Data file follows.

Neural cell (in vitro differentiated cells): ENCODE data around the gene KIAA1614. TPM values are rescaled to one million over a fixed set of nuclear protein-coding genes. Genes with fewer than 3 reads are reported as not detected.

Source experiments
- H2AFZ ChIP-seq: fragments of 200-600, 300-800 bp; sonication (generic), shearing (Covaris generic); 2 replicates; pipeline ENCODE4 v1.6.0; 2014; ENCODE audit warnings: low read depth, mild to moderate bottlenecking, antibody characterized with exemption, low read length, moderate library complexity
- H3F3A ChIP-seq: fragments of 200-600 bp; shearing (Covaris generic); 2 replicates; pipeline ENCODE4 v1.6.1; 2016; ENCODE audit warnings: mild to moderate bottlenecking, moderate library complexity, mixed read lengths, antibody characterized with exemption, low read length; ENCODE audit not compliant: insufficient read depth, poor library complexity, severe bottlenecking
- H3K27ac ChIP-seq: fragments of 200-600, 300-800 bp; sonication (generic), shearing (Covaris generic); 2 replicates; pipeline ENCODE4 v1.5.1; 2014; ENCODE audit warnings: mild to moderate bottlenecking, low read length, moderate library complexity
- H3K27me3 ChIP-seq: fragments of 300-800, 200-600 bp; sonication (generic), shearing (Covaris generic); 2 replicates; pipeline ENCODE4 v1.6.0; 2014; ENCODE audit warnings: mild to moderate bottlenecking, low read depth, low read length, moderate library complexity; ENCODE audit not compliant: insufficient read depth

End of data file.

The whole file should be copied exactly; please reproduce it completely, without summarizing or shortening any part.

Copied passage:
Neural cell (in vitro differentiated cells): ENCODE data around the gene KIAA1614. TPM values are rescaled to one million over a fixed set of nuclear protein-coding genes. Genes with fewer than 3 reads are reported as not detected.

Source experiments
- H2AFZ ChIP-seq: fragments of 200-600, 300-800 bp; sonication (generic), shearing (Covaris generic); 2 replicates; pipeline ENCODE4 v1.6.0; 2014; ENCODE audit warnings: low read depth, mild to moderate bottlenecking, antibody characterized with exemption, low read length, moderate library complexity
- H3F3A ChIP-seq: fragments of 200-600 bp; shearing (Covaris generic); 2 replicates; pipeline ENCODE4 v1.6.1; 2016; ENCODE audit warnings: mild to moderate bottlenecking, moderate library complexity, mixed read lengths, antibody characterized with exemption, low read length; ENCODE audit not compliant: insufficient read depth, poor library complexity, severe bottlenecking
- H3K27ac ChIP-seq: fragments of 200-600, 300-800 bp; sonication (generic), shearing (Covaris generic); 2 replicates; pipeline ENCODE4 v1.5.1; 2014; ENCODE audit warnings: mild to moderate bottlenecking, low read length, moderate library complexity
- H3K27me3 ChIP-seq: fragments of 300-800, 200-600 bp; sonication (generic), shearing (Covaris generic); 2 replicates; pipeline ENCODE4 v1.6.0; 2014; ENCODE audit warnings: mild to moderate bottlenecking, low read depth, low read length, moderate library complexity; ENCODE audit not compliant: insufficient read depth